Violence Continues As Congo Prepares to Hold Elections

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President Joseph Kabila called on Congolese voters Friday to shun violence during the weekend elections, but unrest continued ahead of Sunday's vote, with another presidential candidate claiming one of his armed guards died and another sustained injuries when Kabila's security forces fired on them.

On the last day of an official monthlong campaign, Kabila addressed a crowd of about 5,000 massed in an old fairground. Sunday's election is Congo's first democratic presidential ballot after more than four decades of violence and unrest.

"We want to turn the page," Kabila said. "We want elections in calm, peace and discipline."

Kabila, the 35-year-old front-runner, became president under a power-sharing deal when his father was assassinated five years ago.

Azarias Ruberwa, a former rebel leader turned Kabila deputy, said Kabila's red-beret presidential guard fired on his bodyguards as Kabila's procession moved toward the parade ground Friday. It wasn't clear what provoked the gunfire and Kabila's representatives weren't immediately available for comment.

Most of the officials in the national-unity government, employ guards loyal to them alone.

Ruberwa has strong support for his presidential bid from a minority Tutsi community in Congo's east, but is otherwise unpopular and his fighters were accused of atrocities during the war. His party is considered a likely spoiler if it loses ground at the polls.

The rally came a day after a campaign event for one of Kabila's main rivals turned violent, resulting in at least five deaths.

A mob attacked and killed one soldier who allegedly fired into the crowd near the rally that drew 20,000 Jean-Pierre Bemba supporters to a stadium in the capital. Crowds of angry youth ran through the streets, burning and looting a nearby church where they saw posters bearing Kabila's image.

The U.N. said two police officers were killed in the mayhem, and Bemba's officials said three civilians also died. Before the rally, a fire at a camp for militiamen loyal to Bemba killed two children, witnesses told The Associated Press.

In an interview with The Associated Press Friday, Bemba condemned Thursday's violence and called for calm.

Over 30 people died in politically related violence during the month of campaigning by 33 presidential and thousands of legislative candidates.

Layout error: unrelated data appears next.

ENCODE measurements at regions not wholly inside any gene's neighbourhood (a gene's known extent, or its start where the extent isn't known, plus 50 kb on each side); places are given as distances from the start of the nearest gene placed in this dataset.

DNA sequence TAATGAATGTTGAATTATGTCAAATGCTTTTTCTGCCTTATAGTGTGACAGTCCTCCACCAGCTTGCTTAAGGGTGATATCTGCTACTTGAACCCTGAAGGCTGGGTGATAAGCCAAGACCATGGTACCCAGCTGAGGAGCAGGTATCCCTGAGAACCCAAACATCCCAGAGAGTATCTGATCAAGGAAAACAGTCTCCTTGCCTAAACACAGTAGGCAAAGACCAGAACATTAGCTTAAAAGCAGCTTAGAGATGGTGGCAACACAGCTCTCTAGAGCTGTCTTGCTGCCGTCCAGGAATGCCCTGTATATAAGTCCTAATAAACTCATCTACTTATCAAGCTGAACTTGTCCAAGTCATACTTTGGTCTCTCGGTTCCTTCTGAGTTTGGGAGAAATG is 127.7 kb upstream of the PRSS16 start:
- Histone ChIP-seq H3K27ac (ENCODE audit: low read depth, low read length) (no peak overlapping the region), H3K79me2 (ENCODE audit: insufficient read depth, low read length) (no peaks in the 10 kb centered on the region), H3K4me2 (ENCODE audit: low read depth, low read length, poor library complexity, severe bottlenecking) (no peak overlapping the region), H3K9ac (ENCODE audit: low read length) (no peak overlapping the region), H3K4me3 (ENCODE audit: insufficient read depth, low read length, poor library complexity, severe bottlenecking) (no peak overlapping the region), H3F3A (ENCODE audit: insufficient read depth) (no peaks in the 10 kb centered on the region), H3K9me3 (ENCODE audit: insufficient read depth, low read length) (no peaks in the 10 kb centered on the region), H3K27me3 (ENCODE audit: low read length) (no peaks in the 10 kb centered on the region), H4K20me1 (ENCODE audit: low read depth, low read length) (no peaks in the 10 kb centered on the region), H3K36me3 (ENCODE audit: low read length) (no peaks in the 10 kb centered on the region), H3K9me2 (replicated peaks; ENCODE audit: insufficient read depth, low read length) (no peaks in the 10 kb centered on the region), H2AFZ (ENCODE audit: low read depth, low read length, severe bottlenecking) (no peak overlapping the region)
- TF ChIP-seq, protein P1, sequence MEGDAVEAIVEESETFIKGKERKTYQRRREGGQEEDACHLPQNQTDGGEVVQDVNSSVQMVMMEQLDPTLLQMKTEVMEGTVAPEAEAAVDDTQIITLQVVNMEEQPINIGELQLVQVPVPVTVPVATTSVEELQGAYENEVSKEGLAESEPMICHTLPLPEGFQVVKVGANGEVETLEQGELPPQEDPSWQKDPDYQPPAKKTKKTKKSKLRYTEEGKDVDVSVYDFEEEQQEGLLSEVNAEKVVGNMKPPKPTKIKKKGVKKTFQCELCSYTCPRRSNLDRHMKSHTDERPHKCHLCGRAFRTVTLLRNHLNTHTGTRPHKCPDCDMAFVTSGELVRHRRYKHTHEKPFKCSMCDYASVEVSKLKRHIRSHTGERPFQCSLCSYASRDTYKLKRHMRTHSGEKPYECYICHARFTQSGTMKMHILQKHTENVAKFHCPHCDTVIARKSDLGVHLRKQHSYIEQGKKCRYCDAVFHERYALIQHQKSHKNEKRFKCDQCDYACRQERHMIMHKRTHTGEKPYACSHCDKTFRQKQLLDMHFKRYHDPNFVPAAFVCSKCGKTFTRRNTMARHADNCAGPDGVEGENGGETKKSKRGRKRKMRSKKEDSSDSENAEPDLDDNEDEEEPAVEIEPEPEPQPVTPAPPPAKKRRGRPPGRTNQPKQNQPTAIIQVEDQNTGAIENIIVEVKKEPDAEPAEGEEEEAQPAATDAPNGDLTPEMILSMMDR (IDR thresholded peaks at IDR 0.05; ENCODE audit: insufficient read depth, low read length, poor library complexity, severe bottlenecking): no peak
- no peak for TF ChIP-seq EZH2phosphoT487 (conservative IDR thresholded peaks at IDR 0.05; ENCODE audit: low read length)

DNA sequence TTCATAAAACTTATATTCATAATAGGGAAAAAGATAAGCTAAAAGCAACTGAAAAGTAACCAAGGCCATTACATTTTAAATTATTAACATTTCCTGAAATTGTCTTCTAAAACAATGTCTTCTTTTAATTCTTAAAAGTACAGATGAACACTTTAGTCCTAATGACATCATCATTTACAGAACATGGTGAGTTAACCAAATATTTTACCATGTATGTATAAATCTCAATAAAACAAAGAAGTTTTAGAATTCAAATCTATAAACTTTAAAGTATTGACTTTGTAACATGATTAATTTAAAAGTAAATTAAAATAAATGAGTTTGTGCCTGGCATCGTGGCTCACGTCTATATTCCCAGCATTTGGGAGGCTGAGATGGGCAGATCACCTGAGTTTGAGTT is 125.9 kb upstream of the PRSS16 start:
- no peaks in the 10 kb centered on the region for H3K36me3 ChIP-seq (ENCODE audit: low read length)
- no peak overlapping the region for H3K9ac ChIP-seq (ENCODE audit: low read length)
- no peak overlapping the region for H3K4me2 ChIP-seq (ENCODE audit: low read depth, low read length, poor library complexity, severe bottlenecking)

The U.N. said Thursday that the last two main militia groups in Congo's troubled east had agreed to disarm in exchange for amnesty and army positions.

Though a peace deal ended most fighting in 2002, much of the east remains in turmoil. Instability there is just one of the logistics hurdles facing election organizers in the sprawling country with few paved roads and poor communications.

The vote "will not be perfect," Ross Mountain, the top U.N. official in Congo, told reporters by a video link from Kinshasa. He said, however, that sporadic violence has been contained.

The European Union and Belgium, Congo's colonial ruler before 1960, are paying for most of the U.N.'s $430 million election support operation, the U.N.'s biggest ever.

Mountain said the U.N. last week finished training 50,000 election officials who will be joined by civic, U.N. and other international election observers, totaling around 48,700 spread across Congo's 12,000 voting centers. More than 25 million people of the country's estimated 62 million people are registered to vote.

The presidential field include ex-rebel fighters and former allies of ex-dictator Mobutu Sese Seko, whose U.S.-backed kleptocracy ruled over Congo for decades. The stakes are high: control of the purse strings in a country the size of Western Europe larded with troves of timber, gems and ores.

Congo tumbled into back-to-back civil wars starting in 1996 and officially ending in 2002, with peace deals that arranged Kabila's current transitional administration. A leader with a mandate from voters is seen as having the best chance at ushering in long-term peace.

With such a crowded field, no candidate is expected to get the majority needed to claim victory in the first round. A second round between Sunday's top two vote-getters would likely be held in October.